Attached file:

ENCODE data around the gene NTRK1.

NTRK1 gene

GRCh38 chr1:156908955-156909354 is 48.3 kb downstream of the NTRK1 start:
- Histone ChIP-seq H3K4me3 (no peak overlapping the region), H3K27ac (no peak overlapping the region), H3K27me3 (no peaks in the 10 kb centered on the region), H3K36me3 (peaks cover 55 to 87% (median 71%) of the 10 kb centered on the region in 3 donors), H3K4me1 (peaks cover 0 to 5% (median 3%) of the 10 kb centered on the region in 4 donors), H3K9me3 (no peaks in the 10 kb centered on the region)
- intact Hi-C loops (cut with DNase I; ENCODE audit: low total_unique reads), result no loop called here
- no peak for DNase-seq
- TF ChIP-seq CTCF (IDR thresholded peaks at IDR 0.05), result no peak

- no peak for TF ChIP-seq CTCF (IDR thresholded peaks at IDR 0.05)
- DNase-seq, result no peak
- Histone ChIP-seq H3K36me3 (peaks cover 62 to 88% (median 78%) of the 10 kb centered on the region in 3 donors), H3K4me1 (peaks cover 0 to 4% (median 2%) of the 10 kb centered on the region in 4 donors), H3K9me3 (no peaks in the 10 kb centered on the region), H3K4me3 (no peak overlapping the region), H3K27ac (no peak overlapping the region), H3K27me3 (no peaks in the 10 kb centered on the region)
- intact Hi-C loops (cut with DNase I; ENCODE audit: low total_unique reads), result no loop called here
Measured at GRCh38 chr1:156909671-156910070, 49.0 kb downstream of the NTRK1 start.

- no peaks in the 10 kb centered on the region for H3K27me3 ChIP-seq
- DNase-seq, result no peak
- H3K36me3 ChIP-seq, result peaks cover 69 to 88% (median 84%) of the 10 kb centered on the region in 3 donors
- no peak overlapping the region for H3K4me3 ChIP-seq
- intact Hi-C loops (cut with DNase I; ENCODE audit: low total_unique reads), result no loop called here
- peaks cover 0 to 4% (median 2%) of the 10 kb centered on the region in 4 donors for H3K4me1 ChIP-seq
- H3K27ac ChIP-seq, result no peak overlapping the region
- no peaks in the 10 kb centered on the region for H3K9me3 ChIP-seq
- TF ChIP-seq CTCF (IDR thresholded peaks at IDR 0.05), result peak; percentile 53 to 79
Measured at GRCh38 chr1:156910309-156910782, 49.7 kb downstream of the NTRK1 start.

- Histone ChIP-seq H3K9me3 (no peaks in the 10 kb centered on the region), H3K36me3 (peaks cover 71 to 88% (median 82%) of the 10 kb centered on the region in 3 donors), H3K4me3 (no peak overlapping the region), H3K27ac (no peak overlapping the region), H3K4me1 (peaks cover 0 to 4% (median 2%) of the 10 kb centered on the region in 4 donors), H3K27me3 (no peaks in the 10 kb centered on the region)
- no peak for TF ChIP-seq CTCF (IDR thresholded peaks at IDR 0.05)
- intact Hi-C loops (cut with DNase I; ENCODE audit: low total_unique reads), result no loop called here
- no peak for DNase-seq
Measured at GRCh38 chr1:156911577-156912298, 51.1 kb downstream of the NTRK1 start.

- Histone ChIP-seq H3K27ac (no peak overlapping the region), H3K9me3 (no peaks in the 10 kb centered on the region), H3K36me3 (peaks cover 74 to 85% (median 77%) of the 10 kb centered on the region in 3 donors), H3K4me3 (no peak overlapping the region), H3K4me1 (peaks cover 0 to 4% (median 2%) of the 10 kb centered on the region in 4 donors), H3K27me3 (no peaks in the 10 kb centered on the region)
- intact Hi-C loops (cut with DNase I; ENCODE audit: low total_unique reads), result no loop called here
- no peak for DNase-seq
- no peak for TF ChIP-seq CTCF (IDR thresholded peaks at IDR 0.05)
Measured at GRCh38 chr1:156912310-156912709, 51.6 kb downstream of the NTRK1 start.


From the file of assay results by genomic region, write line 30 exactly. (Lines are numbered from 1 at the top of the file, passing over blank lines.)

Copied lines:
- no peak for DNase-seq